Nairobi, Kenya The Land of the Smutty Coconut

My day started on Mahe with a mile long walk uphill to the bus stop carrying 55 pounds of luggage in the rain. A taxi to the airport would have cost $30 and the constant price gouging on this island has worn me down to penny-pinching mode, so I opted for the $1 alternative.

The flight out of Mahe was uneventful, aside from a dumbfoundingly slow check-in line. But that seems positively expeditious now that I’m in Kenya.

Stories about hassles and bureaucracy aren’t very interesting. I’ve learned not to share them with other travelers, cause I end up having to listen to theirs and I don’t need that extra dose of pain and frustration in my life. But in this forum I don’t have to worry about hearing your stories, and I desperately need to vent, so please enjoy the following Kafka-escapade:

There are three foreign immigration lines at Jomo Kenyatta airport in Nairobi. One is ambiguously labeled “Visa” and the other two are even more ambiguously labeled “Other Passports.” Not having a visa, and indeed having what I consider to be an “other” passport, I chose the shorter of the latter two lines. I waited at the front of that line for 20 minutes while the same two people stood at the counter in front of me, talking casually to the immigration agent in Swahili. Finally the agent looked past his two buddies and told me that he was going to take a long time and I should wait in a different line. By this point, the other “other” line was 30 people long, and it got even longer when everyone behind me rushed to the new line before I could get there.

So I started waiting in this new line when it occurred to me that the “Visa” line might be for people applying to GET visas, rather than those who already have them. I took a risk and switched lines again. After 5 minutes in this third line, a free-roaming immigration agent came by and asked if I already had a visa. I answered no, and he told me I had to get back in the “Other Passports” line.

Going back to this second line, it took a good 30 minutes to get to the front, where I was told – and it pains me even in writing this – that I was in the wrong line. Since I’m applying for a visa, I should naturally be in the line labeled “Visa.” I explained very clearly that I had just been told the opposite by a guy on the floor. The agent expressed pity and suggested the man was either uninformed, or perhaps some rogue troublemaker. It seems not impossible to me that there are people in this country who get their kicks like that.

So back into the “Visa” line again. By this point, my entire flight has been processed, so the lines are slimming. The guy takes my visa application and everything is going fine. He says it will cost $50. I ask if they take credit card. Of course, they don’t. He tells me to go to one of the banks outside baggage claim, get the $50, and come back. He sends me off, passport in hand, fully stamped and processed. I don’t know why I came back with the money, but I did.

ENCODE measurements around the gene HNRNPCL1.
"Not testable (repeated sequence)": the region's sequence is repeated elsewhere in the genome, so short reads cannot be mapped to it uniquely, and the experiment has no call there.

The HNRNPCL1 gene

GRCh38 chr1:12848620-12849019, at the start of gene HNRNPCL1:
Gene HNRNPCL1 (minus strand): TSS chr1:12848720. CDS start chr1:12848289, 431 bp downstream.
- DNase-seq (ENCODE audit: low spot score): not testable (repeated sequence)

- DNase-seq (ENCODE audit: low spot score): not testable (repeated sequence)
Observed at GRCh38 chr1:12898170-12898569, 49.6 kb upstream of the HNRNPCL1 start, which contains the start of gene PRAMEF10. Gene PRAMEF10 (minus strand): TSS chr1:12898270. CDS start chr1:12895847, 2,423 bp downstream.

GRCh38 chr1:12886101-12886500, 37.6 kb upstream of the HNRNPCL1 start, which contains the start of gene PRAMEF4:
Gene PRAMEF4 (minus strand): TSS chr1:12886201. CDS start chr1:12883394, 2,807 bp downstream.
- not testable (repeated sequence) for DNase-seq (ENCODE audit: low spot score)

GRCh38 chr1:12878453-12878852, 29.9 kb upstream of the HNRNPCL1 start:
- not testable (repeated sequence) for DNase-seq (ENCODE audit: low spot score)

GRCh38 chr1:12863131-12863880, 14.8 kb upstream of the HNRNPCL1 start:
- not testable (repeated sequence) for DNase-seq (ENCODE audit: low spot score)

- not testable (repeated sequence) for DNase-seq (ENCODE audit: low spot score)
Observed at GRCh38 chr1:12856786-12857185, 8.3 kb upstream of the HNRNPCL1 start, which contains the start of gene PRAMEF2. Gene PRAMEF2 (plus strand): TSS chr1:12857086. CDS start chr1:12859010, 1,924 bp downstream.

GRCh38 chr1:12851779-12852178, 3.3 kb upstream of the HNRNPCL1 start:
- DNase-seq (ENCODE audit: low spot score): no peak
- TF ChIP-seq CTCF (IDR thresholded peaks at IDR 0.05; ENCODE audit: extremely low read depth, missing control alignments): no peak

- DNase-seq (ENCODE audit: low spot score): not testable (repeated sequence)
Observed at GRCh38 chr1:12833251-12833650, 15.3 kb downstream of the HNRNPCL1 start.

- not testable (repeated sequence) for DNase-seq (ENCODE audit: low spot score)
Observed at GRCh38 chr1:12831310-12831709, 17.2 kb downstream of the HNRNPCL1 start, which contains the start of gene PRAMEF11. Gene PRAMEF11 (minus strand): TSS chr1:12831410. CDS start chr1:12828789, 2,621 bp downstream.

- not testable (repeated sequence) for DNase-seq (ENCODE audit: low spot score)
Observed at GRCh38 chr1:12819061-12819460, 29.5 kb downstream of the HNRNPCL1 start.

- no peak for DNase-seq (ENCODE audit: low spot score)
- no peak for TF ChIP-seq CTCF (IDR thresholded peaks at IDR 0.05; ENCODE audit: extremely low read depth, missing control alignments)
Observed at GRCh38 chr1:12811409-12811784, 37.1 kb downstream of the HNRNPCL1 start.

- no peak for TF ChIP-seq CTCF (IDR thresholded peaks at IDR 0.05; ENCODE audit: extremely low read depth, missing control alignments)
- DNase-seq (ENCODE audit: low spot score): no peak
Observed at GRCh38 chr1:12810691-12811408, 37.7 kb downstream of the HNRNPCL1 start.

Getting the money from the bank teller was a hoot. I asked for $100 and the teller gave me a $50 and a $5. When I showed him his mistake, he looked at me like I was trying to swindle him. A little bit of shouting cleared that up – either by convincing him I was honest or scaring him out of his “commission.”

But the real fun didn’t start until I was out of the terminal – a white guy, traveling by myself, exposed zippers everywhere, with the letters U.S.A. tattooed in fluorescent colors across my forehead. I had a caravan of people behind me as I walked shouting anything they could think of to get my attention. Bangkok all over again.

I knew I was looking for the Metro bus into the city, but there’s no one you can ask for directions because every single person has an angle. “Oh, the bus is very dangerous. You come with me.” “Oh, the roads are no good this time of day. You must take a taxi.” “Yes, I can sell you a bus ticket right here. You pay in US dollars?”

Any piece of information you share spreads through the group in seconds and they’re all trying to figure a way to make it work for them. The only thing to do is get out of there on foot and get some breathing room. I did that, and soon after I managed to find the bus and get into the city.

The next curveball came at the train station, where I was told there was no train running today. It used to be a daily train, but with the sharp drop in tourism following the embassy bombings in 1998, and then another drop when some planes crashed into some buildings in 2001, and then another drop when Al Qaeda blew up a hotel in Mombasa in 2002…now the train runs every other day.

There is one fundamental rule about Nairobi. I’ve read it and been told it at least a dozen times. It is that you must absolutely never under any circumstances or for any length of time be out after dark. I don’t know what happens at night here, but there is definitely no kidding around about that rule. And there I was at the train station at 6pm and I just found out I’m stuck for the night.

Fortunately, I was standing next to a group of young Italian aid workers. They were planning to go to Mombasa too and had run into the same problem. They offered to give me a ride in their van back to the hostel they were staying at. They seemed a little dodgy, but the situation around me was a whole lot dodgier.